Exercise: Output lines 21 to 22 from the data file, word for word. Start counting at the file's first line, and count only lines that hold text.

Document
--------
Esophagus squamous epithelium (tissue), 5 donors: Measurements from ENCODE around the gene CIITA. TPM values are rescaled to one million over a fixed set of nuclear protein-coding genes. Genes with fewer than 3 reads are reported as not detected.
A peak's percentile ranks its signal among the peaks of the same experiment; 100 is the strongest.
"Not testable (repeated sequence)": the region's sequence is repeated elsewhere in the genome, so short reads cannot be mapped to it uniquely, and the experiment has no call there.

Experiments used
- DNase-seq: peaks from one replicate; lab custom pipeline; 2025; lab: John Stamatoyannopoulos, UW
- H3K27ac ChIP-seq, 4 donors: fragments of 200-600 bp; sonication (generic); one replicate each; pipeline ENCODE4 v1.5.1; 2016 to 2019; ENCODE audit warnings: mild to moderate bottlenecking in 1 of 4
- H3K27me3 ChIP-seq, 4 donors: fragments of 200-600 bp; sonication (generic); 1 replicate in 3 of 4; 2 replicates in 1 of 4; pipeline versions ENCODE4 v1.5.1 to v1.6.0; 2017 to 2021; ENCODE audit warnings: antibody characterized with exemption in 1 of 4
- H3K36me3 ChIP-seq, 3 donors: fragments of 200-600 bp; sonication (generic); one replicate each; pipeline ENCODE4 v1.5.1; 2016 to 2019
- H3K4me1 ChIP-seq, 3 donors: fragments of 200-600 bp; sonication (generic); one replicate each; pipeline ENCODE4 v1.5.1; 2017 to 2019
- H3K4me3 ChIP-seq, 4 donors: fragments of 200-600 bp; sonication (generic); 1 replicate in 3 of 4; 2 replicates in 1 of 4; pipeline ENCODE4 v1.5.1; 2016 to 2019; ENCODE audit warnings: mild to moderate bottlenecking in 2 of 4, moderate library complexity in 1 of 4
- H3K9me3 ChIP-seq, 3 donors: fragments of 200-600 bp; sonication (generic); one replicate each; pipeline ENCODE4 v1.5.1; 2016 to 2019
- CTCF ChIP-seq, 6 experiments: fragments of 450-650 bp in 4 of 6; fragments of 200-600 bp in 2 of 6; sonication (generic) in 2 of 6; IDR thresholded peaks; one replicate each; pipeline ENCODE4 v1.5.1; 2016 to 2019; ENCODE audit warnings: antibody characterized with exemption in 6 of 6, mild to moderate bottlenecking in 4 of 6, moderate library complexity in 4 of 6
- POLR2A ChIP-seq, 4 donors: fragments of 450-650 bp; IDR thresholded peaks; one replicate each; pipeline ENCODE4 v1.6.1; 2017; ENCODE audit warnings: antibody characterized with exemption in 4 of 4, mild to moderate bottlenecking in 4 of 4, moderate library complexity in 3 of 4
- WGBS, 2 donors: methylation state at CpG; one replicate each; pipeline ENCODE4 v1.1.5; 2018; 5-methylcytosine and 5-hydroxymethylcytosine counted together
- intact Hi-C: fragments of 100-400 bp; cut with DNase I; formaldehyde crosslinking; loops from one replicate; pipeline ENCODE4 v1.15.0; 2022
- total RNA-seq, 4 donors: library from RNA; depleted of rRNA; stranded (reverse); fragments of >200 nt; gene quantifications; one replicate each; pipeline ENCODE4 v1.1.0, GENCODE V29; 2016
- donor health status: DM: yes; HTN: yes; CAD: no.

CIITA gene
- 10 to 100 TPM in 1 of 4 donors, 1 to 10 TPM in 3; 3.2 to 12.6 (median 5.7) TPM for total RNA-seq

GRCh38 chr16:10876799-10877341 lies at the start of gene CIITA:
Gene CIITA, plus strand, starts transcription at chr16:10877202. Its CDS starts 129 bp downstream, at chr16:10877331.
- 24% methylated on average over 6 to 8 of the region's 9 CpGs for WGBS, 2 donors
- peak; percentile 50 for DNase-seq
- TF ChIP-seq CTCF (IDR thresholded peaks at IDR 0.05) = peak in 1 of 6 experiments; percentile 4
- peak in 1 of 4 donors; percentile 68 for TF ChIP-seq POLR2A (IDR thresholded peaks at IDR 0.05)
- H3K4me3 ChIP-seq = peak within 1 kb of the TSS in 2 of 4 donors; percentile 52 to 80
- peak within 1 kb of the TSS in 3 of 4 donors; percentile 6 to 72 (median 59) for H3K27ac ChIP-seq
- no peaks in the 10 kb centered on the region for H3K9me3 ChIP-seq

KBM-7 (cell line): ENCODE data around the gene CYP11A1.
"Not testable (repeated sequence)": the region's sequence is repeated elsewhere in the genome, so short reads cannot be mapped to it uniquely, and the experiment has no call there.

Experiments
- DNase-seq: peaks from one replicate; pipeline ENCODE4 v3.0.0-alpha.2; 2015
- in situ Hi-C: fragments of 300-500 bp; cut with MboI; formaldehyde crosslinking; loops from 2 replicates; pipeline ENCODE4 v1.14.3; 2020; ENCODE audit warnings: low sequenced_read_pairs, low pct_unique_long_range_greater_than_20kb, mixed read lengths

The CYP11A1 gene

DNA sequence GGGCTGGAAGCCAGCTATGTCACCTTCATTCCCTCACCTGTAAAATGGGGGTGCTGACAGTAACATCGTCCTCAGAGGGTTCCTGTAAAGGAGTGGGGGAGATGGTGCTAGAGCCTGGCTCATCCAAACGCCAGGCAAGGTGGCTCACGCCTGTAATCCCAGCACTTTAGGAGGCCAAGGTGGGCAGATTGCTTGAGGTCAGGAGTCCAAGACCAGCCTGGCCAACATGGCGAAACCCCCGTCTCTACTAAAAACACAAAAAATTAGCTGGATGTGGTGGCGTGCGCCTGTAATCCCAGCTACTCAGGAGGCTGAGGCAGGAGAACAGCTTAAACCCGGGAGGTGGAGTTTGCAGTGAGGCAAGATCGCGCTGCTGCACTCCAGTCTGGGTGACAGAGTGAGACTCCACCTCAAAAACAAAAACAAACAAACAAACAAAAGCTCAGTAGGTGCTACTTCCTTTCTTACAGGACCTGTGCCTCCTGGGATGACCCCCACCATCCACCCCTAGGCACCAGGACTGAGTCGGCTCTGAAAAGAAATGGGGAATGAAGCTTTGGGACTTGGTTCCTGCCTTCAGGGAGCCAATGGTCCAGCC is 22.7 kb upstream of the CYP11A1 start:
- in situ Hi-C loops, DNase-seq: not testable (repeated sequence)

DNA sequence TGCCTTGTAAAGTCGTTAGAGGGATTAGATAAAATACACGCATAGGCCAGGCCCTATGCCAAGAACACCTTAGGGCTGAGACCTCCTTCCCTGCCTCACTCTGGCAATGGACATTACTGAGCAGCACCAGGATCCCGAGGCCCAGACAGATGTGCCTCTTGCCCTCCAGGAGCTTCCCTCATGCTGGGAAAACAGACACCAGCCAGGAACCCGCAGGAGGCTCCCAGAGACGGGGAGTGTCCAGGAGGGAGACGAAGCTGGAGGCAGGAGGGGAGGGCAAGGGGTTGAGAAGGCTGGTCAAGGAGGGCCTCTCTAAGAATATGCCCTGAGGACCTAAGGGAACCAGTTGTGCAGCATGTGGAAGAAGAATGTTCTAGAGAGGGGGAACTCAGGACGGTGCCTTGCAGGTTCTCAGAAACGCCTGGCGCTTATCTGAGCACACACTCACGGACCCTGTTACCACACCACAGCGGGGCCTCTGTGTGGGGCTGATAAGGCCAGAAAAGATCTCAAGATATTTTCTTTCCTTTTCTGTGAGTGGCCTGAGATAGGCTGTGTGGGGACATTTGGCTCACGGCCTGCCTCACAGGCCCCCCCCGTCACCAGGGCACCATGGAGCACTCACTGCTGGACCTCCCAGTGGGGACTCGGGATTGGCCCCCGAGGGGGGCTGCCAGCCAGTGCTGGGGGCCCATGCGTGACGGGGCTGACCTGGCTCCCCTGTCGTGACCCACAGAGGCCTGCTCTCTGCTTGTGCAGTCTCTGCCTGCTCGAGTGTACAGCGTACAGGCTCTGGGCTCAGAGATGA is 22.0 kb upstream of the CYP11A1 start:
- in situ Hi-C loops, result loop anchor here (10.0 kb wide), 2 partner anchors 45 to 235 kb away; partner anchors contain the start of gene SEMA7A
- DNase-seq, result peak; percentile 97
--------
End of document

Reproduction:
Gene CIITA, plus strand, starts transcription at chr16:10877202. Its CDS starts 129 bp downstream, at chr16:10877331.
- 24% methylated on average over 6 to 8 of the region's 9 CpGs for WGBS, 2 donors